US prepares criminal case against Wikileaks' Assange

A man stands in front of a window

WikiLeaks founder Julian Assange is seen on the balcony of the Ecuadorian Embassy in London, Britain, May 19, 2017.

Neil Hall/Reuters

According to a Thursday filing in an unrelated criminal case in a Virginia federal court, US prosecutors have obtained a sealed indictment against Wikileaks founder Julian Assange.

The charges were not immediately clear. Thursday's filing had been sealed, but was made public this week for reasons that were also unclear, according to a person familiar with the matter.

Joshua Stueve, a spokesman for the US attorney's office in Alexandria, Virginia, said the filing was made in error. Wikileaks said in a Twitter post that it was an "apparent cut-and-paste error." Assange could not be reached for comment.

Lawyers for Assange and others have said his work with Wikileaks was critical to a free press and was protected speech.

"The notion that federal criminal charges could be brought based on the publication of truthful information is an incredibly dangerous precedent to set,” Barry Pollack, a US lawyer for Assange, said in a statement.

The disclosure came as US Special Counsel Robert Mueller investigates possible Russian interference in the 2016 US presidential election, and possible collusion by US President Donald Trump's White House campaign.

US intelligence agencies have concluded that Russia obtained material through hacking, and Mueller's office has brought various criminal charges against Russians and Trump associates.

For its part, Wikileaks has faced scrutiny for publishing emails hacked before the election from the Democratic Party and the campaign chairman for Hillary Clinton, who Trump defeated.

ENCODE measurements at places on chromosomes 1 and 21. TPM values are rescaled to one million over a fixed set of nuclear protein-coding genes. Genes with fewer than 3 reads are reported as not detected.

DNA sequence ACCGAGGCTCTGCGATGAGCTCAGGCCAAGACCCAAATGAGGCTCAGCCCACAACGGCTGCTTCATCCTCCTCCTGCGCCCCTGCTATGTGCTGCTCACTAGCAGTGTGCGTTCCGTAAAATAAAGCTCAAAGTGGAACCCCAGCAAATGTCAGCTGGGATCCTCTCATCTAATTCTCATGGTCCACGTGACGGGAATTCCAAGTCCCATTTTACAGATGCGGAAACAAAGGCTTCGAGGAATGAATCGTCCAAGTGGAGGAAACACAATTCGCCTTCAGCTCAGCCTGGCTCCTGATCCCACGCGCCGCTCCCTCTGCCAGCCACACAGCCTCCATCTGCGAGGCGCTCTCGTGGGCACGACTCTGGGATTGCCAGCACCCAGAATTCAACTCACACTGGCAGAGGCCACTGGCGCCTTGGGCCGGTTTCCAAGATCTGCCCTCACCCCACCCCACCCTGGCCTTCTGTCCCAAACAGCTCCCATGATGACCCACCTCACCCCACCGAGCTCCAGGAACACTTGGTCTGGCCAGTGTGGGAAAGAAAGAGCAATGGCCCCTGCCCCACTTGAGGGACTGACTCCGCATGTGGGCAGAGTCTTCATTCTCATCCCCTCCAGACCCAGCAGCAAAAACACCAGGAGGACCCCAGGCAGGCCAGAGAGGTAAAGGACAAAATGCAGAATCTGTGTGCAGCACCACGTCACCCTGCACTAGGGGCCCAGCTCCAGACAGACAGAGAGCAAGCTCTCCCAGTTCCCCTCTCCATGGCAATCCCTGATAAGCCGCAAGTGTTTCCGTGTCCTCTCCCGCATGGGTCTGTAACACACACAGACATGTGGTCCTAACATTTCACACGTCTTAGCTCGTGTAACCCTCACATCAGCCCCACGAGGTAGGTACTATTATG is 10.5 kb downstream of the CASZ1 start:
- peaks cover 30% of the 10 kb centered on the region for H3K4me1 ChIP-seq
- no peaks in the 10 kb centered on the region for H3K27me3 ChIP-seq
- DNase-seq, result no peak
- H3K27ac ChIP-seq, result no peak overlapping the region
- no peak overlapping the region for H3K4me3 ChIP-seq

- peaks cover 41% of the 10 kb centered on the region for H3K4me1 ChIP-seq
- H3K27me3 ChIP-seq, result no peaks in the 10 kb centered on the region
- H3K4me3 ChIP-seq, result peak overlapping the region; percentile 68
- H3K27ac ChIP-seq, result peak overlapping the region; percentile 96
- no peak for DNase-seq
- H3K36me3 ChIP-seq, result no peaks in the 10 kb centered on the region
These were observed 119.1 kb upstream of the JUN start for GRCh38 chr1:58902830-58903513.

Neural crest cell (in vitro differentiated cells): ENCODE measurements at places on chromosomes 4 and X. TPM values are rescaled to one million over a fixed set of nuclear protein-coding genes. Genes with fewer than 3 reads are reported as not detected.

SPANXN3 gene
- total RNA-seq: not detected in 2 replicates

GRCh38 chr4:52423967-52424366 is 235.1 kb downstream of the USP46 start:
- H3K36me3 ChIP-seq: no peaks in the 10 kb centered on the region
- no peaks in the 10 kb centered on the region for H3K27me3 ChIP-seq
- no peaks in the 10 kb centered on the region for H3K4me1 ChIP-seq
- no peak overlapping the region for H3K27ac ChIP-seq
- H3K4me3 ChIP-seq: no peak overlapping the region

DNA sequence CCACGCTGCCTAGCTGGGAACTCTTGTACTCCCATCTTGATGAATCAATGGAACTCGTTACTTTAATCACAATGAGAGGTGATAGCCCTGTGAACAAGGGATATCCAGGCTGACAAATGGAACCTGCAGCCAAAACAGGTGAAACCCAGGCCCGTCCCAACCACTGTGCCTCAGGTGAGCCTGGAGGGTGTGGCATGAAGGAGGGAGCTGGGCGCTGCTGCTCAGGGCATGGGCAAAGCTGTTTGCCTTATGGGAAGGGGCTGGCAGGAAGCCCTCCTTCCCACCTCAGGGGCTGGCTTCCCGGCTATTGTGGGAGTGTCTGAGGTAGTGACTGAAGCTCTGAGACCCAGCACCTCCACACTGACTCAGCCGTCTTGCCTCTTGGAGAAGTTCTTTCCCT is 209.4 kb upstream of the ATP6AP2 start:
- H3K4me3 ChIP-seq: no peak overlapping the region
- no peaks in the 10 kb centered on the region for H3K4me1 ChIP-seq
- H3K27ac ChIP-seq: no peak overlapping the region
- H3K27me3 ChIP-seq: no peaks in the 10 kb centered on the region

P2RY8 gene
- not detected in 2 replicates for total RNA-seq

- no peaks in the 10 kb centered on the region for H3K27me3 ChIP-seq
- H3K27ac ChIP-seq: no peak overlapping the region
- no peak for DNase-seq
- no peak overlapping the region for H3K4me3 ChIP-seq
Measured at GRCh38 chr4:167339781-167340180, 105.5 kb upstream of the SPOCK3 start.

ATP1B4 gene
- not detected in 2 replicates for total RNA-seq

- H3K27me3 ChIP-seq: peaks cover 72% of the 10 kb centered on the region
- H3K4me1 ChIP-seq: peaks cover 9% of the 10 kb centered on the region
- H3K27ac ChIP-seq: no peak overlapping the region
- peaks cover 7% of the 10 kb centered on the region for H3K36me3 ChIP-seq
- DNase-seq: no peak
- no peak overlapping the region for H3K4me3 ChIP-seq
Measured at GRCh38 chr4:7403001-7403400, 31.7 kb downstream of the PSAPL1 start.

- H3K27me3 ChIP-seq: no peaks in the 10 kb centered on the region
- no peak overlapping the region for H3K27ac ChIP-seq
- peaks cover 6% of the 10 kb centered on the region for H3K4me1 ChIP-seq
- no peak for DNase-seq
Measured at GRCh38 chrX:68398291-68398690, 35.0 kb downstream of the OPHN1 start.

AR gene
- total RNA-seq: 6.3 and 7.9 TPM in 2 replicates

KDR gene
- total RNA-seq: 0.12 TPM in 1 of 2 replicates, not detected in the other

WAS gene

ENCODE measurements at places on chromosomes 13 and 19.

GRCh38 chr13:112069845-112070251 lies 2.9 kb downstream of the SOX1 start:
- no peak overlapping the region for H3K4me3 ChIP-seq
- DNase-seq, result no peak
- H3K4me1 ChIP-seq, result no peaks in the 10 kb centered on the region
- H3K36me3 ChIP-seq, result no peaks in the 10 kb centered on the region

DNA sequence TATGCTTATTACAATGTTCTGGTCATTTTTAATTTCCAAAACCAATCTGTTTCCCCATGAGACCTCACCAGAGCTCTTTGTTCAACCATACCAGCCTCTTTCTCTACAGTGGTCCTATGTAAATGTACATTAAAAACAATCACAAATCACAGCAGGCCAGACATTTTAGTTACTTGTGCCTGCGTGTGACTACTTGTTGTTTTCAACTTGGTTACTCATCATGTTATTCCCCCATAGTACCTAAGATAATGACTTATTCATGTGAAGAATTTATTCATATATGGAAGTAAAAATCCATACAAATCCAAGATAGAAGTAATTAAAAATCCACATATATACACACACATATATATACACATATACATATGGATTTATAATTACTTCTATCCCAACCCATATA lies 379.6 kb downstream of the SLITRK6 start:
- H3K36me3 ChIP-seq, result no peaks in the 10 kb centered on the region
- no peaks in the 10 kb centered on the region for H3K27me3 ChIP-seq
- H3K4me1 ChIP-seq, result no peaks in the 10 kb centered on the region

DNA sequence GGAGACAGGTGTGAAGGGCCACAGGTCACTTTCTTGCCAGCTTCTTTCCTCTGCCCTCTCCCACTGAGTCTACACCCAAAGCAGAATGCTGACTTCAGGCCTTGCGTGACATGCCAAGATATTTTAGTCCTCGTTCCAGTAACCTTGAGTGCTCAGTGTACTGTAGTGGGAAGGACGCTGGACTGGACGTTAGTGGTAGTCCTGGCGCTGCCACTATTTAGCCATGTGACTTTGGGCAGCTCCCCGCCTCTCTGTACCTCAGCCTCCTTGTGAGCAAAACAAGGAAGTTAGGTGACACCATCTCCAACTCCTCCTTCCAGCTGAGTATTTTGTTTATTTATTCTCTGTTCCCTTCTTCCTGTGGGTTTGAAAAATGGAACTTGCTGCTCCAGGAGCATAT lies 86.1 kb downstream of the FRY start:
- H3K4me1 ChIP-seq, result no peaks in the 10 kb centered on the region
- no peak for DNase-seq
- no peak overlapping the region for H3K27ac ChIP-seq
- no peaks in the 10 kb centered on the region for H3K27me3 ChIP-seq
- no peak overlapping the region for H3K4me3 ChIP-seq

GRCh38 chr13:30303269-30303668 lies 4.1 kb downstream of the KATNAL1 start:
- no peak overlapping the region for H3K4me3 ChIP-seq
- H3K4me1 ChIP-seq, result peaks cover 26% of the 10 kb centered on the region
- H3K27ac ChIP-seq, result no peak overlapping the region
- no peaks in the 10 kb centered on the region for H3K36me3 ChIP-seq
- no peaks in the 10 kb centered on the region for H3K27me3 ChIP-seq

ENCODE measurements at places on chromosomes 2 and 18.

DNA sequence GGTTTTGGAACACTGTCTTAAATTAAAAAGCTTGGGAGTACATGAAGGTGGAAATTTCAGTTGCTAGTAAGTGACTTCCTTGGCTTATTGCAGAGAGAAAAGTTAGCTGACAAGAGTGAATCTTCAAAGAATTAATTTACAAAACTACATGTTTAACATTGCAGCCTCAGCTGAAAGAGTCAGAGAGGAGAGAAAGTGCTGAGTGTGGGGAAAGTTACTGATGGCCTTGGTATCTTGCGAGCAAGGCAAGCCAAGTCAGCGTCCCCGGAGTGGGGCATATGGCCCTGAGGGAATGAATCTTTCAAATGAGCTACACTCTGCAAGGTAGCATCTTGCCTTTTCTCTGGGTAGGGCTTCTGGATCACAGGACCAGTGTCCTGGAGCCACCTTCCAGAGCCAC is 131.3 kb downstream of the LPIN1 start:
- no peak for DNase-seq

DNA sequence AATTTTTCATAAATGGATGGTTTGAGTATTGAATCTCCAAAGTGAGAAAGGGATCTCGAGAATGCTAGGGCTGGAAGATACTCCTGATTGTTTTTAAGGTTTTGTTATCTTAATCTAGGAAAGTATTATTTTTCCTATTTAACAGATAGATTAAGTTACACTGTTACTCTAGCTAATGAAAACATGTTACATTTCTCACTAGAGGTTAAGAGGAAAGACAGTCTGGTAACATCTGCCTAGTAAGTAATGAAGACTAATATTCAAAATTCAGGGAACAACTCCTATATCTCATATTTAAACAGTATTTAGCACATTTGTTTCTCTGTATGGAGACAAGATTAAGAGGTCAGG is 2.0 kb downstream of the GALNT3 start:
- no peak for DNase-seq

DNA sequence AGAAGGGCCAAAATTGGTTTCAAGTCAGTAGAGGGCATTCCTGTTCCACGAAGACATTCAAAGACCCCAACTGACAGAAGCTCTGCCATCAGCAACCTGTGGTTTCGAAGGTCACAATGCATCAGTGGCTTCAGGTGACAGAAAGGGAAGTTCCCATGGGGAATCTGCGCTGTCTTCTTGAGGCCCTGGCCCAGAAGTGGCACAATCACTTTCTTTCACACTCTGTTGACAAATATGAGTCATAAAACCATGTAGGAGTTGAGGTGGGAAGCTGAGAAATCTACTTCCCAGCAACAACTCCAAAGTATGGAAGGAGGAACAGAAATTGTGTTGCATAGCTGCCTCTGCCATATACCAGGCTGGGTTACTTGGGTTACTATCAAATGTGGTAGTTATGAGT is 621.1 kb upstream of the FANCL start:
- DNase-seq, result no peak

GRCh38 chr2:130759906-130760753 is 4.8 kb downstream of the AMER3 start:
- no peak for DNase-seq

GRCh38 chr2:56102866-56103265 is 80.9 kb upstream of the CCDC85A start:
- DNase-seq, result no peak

Trump and Moscow have denied any interference or collusion.

Assange received political asylumn from Ecuador and has lived in the South American country's embassy in London since 2012 to avoid possible extradition to Sweden in a separate sexual molestation case.

Criminal charges in the United States would add pressure on Britain to extradite Assange, an Australian national.

US officials have acknowledged that federal prosecutors in Virginia have been conducting a lengthy criminal probe into Assange and Wikileaks.

Thursday's filing related to a criminal case involving a 29-year-old man charged with enticing a 15-year-old girl.

The judge wrote in a detention memo that the defendant, Seitu Sulayman Kokayi, "has had a substantial interest in terrorist acts."

Reuters was unable to locate Kokayi.

According to the filing, prosecutors sought to keep the charges confidential until after Assange's arrest, to ensure he did not evade or avoid arrest and extradition.

Any procedure "short of sealing will not adequately protect the needs of law enforcement at this time because, due to the sophistication of the defendant, and the publicity surrounding the case, no other procedure is likely to keep confidential the fact that Assange has been charged," the filing said.

Greg Barns, an Australian lawyer advising Assange, said in a statement it was "no surprise" that the United States was seeking to charge Assange, and Australian officials should allow Assange to return there.

Assange was initially welcomed at Ecuador's embassy, but Ecuador said last month it would no longer intervene with Britain on his behalf.

In a statement on Friday, Wikileaks said Assange was willing to work with British officials as long he was not extradited to the United States.

Ecuadorean officials had no immediate comment on Friday.

Wikileaks gained prominence in 2010 after publishing a classified video showing a 2007 US helicopter attack in Iraq that killed a dozen people, including two Reuters news staff.

It has also released thousands of classified US military documents, among other disclosures.

US Secretary of State Mike Pompeo has called Wikileaks a "hostile intelligence service," making that comment in April 2017 when he ran the U.S. Central Intelligence Agency.

Trump praised Wikileaks during his 2016 campaign.

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